Prime Minister Hun Sen met his Thai counterpart Abhisit Vejjajiva at an Asean summit in Hanoi this weekend where they held bilateral talks on border issues, Foreign Minister Hor Namhong said yesterday. The minister stressed that the two leaders did not discuss reported claims that wanted Thai “red shirt” leaders were in Cambodia.
Mr Namhong strongly denied Thai media reports claiming the Thai government had received assurances from the Cambodian government that it would cooperate to find out if red shirt commander Arisman Pongruengrong and other wanted red shirt leaders had fled to Cambodia.
“Abhisit did not raise this issue. Abhisit did not raise even a word” during the bilateral meeting, he told reporters at a press conference at Phnom Penh International Airport.
Thai news agency MCOT and newspaper The Bangkok Post reported Friday that Mr Hun Sen had met Mr Abhisit on the sidelines of the Asean meeting Thursday, where Mr Hun Sen had agreed to investigate claims that red shirt leaders were in Cambodia.
The paper had claimed earlier last week that red shirt commander Mr Arisman was hiding in Siem Reap province.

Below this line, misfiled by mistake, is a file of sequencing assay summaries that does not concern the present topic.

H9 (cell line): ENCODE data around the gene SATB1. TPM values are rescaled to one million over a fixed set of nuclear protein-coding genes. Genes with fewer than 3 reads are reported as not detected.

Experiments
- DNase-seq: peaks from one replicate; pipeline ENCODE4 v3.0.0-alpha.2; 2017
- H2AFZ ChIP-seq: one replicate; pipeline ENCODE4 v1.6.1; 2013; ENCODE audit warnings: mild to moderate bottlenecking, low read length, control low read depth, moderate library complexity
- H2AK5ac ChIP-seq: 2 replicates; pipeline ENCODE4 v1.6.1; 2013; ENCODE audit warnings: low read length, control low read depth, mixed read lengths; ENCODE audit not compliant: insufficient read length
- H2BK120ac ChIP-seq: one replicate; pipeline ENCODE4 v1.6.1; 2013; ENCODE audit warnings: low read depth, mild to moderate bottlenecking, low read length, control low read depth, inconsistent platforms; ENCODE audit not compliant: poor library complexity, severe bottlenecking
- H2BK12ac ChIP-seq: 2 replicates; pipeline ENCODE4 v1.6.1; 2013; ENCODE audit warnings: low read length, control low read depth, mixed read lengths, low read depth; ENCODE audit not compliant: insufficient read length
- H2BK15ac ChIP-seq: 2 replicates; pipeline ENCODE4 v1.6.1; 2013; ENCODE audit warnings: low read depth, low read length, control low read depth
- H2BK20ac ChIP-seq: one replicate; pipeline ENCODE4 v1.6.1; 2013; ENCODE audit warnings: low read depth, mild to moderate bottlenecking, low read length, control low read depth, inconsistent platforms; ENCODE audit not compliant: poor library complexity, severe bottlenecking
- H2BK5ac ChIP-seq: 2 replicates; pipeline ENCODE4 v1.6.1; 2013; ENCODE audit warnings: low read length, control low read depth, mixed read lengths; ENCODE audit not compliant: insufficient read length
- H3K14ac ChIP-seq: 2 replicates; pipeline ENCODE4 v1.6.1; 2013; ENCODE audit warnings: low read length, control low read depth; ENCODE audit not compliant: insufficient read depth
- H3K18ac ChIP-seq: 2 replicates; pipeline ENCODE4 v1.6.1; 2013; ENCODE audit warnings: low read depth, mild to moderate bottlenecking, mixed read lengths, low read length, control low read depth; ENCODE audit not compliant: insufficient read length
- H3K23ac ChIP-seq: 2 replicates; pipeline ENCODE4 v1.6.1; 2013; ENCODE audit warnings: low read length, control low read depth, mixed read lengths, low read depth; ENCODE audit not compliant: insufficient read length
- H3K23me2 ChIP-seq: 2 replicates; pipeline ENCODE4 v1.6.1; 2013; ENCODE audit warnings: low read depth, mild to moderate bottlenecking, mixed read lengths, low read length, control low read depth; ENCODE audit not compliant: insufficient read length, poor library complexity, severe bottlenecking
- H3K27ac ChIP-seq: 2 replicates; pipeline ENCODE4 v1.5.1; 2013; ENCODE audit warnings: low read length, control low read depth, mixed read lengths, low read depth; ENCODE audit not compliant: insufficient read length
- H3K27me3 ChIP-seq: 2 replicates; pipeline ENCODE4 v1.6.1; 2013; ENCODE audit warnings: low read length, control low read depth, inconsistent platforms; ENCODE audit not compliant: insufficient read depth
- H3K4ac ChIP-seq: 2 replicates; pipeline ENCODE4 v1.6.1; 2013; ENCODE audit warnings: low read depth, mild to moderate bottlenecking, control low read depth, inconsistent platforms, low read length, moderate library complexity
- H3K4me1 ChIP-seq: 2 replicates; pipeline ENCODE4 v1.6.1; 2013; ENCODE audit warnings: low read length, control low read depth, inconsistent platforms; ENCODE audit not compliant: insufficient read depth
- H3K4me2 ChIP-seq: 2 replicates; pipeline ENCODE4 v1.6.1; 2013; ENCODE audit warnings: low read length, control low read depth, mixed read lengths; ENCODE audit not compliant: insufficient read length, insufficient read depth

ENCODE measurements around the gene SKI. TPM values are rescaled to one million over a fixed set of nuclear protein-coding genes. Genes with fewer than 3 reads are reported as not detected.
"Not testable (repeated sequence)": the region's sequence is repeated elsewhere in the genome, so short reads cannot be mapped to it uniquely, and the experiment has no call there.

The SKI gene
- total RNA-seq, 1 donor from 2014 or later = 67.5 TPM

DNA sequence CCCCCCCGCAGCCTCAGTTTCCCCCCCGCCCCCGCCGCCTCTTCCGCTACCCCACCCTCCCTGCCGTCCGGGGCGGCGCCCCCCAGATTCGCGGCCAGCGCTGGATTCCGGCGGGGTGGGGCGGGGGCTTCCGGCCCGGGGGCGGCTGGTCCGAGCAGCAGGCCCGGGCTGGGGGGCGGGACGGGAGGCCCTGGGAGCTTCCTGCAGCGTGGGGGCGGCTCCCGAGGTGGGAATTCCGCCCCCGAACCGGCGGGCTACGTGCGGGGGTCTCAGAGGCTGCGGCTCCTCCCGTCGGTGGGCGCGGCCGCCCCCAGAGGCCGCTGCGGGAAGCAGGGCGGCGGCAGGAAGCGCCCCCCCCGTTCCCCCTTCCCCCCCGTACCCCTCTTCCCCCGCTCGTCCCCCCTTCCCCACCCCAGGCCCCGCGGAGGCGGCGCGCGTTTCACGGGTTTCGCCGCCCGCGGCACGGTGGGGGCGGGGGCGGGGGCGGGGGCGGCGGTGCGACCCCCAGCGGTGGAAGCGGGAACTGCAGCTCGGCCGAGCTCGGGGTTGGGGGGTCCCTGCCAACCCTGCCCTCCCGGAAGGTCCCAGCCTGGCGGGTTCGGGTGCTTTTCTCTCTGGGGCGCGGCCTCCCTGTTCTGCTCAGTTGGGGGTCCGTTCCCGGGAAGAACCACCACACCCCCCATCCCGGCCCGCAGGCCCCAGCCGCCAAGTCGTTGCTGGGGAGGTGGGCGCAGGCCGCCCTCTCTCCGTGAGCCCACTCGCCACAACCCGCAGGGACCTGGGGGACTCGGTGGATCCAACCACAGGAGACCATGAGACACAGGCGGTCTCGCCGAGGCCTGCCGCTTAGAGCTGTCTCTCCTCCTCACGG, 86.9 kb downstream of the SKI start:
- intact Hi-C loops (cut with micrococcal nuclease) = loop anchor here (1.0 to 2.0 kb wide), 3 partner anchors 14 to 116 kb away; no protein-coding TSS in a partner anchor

Mr Namhong said none of the 11 red shirt leaders wanted in Thailand were within Cambodian borders. “We don’t have Arisman in Cambodia, and this is for real. All the 11 red shirt leaders are not here either,” he said.
The foreign minister said discussions between the two leaders had instead focused on removing troops from positions around Preah Vihear temple and the possible ratification of the minutes of the Joint Border Committee meetings by the Thai parliament this week.
“They talked about the relationship of the two countries, the problem of removing Thai soldiers from Wat Keo Sekha Kiri Svarak,” he said referring to the pagoda located along the mountain road to the temple, which has been occupied by Thai troops since the first border skirmishes in 2008.
“Especially [they talked] about the Tuesday meeting of the Thai parliament to ratify” minutes of the JBC meetings, Mr Namhong said.
Thai media reported the Thai parliament would deliberate the minutes Tuesday and that the People’s Alliance for Democracy party has announced it will stage a rally in front of parliament to oppose ratification of the minutes.
Var Kimhong, chairman of the Border Commission, said this ratification process has so far stalled at Thai parliament, and he explained that acknowledging these minutes would help relieve the tension between the two countries so that further border talks could proceed.
“The ratification has yet to take place,” he said, “It is important for border demarcation and other affairs. We should make the demarcation so that there will be no pretext [for claiming] that the soldiers are on one another’s land.”
Thai government spokesman Panitan Wattanayagorn could not be reached for comment yesterday.
(Additional reporting by Paul Vrieze)